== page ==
Myths and managers

Predrag Mijatovic, once a decisive scorer in European football for Real Madrid, now the overall chief executive, said that under Fabio Capello, Real simply were not playing the kind of football which the club demanded.

Liverpool, in the shape of their chief executive Rick Parry, have recently announced their relief and delight that Rafa Benitez has condescendingly agreed to remain as manager, now that they have paid a fortune for the young Spanish striker, Fernando Torres from Atletico Madrid. This following hard on the heels of a warm tribute to Rafa and his supposed tactical flair by Steven Gerrard, Liverpool’s propulsive midfield force and an England star, in an updated paperbac k version of his autobiography.

Traders of these columns may raise an eyebrow at that, aware that I for one have yet to be convinced of Rafa’s strategic flair, not least after he had all but thrown away the European Cup Final of 2005 in Istanbul by giving Milan’s Kaka free rein for the whole of the first-half when Liverpool went 3-0 down: and revived in spectacular style only when Rafa belatedly brought Germany’s Dieter Hamann on to shadow Kaka in the second-half.

Yet, it is bizarre that Gerrard himself is so generous to Rafa when there is a very strong argument for saying that he himself was badly and expensively misused in the Athens Final. That is to say, he was deployed not in central midfield — nor thank goodness on the flanks, where both Benitez and England’s lame duck of a manager Steve McClaren have exiled him in the past, but as what the Italians call a three-quarterist, operating just behind the main striker. Meaning that he as often as not had to receive the ball with his back to the goal, rather than being able to run straight on to it from a deeper midfield position. Undoubtedly this much reduced his effectiveness.

And while Gerrard praises Benitez for the use he made of Craig Bellamy’s (now sold to West Ham) pace in the successful match against Barcelona at Nou Camp in a previous round, he has nothing to say about the fact that Rafa didn’t use Bellamy and his speed at all in Athens, against a veteran central defensive Milan pair who could have been gravely discomfited by it. Paolo Maldini, after all, is now all of 38.

Instead, the one criticism Gerrard makes of Benitez is that he took too long to bring on the lanky Peter Crouch. Useful in his way but, alas, no speedster.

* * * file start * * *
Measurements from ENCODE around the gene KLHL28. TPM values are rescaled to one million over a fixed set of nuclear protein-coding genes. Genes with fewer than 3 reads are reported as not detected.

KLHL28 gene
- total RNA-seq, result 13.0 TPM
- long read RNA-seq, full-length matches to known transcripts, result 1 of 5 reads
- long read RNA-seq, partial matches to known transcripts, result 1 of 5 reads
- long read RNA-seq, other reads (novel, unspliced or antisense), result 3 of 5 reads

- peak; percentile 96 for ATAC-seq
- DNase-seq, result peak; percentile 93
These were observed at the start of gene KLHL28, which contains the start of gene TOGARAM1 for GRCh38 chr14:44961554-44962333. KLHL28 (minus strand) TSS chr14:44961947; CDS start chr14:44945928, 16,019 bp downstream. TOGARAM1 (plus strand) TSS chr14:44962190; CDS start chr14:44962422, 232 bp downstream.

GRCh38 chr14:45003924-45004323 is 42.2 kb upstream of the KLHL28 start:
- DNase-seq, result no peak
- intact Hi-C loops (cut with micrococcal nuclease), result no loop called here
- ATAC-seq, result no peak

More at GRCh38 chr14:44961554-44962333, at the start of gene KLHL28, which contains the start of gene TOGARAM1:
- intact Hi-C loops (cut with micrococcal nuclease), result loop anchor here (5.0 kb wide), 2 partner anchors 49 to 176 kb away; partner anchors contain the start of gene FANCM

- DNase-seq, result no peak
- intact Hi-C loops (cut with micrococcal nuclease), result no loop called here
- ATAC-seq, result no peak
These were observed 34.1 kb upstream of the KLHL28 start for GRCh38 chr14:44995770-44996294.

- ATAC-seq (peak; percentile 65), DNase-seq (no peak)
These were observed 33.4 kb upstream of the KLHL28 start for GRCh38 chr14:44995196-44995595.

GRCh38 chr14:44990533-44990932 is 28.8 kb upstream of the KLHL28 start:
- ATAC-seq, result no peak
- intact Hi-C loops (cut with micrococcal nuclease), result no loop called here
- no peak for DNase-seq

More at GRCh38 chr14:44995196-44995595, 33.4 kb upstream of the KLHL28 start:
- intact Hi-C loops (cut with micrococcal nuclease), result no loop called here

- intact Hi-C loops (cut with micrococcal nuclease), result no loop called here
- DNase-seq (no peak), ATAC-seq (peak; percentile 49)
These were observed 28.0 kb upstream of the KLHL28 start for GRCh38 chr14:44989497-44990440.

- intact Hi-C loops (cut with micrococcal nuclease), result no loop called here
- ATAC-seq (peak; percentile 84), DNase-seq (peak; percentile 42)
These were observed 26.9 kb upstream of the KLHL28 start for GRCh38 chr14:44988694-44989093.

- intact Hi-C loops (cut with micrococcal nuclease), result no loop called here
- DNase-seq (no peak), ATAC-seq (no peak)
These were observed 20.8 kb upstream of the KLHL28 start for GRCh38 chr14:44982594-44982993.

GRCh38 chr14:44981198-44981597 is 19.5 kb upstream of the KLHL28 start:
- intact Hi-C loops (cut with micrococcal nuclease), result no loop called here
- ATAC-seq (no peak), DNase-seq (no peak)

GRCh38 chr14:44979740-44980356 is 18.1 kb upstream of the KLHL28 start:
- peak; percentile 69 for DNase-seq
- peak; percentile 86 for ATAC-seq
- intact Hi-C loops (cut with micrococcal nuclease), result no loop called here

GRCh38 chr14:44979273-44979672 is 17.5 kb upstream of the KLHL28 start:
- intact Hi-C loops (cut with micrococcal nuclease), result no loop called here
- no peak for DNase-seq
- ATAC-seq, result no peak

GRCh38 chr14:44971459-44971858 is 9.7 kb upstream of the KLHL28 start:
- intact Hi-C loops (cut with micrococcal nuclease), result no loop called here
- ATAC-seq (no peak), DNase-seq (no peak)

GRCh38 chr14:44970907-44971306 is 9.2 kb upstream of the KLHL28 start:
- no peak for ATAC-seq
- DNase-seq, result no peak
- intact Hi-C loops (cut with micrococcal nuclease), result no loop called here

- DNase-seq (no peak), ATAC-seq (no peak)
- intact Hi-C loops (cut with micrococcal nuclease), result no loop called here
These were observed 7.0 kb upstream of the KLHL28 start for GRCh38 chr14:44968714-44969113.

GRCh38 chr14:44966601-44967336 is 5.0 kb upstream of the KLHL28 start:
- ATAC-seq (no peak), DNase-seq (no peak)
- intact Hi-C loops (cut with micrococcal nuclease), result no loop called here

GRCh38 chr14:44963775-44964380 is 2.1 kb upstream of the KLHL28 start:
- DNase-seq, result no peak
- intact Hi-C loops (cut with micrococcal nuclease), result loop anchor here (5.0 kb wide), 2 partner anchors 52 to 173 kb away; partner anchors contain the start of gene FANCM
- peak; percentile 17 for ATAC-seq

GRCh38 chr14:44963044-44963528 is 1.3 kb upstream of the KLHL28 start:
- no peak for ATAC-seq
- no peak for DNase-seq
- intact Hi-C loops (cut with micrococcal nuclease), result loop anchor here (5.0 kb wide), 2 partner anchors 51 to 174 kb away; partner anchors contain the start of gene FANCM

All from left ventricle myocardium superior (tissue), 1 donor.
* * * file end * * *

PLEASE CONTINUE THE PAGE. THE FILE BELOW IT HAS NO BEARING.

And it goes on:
Benitez can be impugned on other grounds. How was it that he started with the Dutchman Bodo Zenden on the flank when he had never found him a regular place all season and proceeded to sell him when summer came? And the question of Harry Kewell is even stranger. You may remember that two years ago when the talented Aussie left-winger was palpably unfit, Benitez still deployed him from the start in the final versus Milan only to see Kewell limp off early in the game. He had barely got back into the squad, and then as a sub, at the tail-end of the League season when Benitez decided to throw him on in Athens. Why? Perhaps if not wholly consciously, it was some kind of consolation prize for what had happened to him two years earlier in Istanbul.

Gerrard, clearly in forgiving mood, had even had kind words for Steve McClaren though Heaven knows on what basis. But it was extraordinary to have him exonerating, even lauding him, for using him marooned on the flanks, insisting that at least he was allowed to move from time to time into the middle.

Meanwhile, at Real Madrid, another manager bites the dust, even if Fabio Capello, in his second spell at the Bernabeu had won a second title for Real Madrid. Predrag Mijatovic, once a decisive scorer in European football for Real, now the overall chief executive, said that under Capello, Real simply were not playing the kind of football which the club demanded. A few years back, Real sacked their then manager Vicente Del Bosque, once their international midfielder and winner of several titles. Not because there was any evident quarrel with the style the team were playing but because the then President was dissatisfied with the style and appearance of poor Del Bosque himself. So out he went and the results deteriorated immediately.

There can hardly be similar complaints about the new incumbent Bernd Schuster, who has worked wonders with the modest Getafe club. As a young, blond central-midfield player, one still remembers how excitingly and adventurously one saw him play for West Germany in the finals of the 1980 European Cup in Italy, which his team eventually won.

But he was always a rebellious fellow, he turned his back on the national team, which could surely have done with him in the 1982 World Cup in Spain. And when he was badly injured playing for Barcelona, it transpired that he had not been doing the remedial exercises which he had been assigned.

Real Madrid is the first major club he has managed and he will undoubtedly arrive there full of his usual self-confidence. But woe betide him if results go wrong. Patience isn’t a virtue at Real.

The oddness of managers has also been illustrated by the very recent case of Nigel Reo-Coker, the young West Ham United midfielder sold to Aston Villa for £7.5 million. He has, he protests, been “hung out to dry” by his manager Alan Curbishley. Yet, how well I remember Alan’s post match press conference after an FA Cup win against Brighton, when he castigated the assembled journalists for being so unkind about Reo-Coker, whom he had not even put on the subs’ bench that afternoon!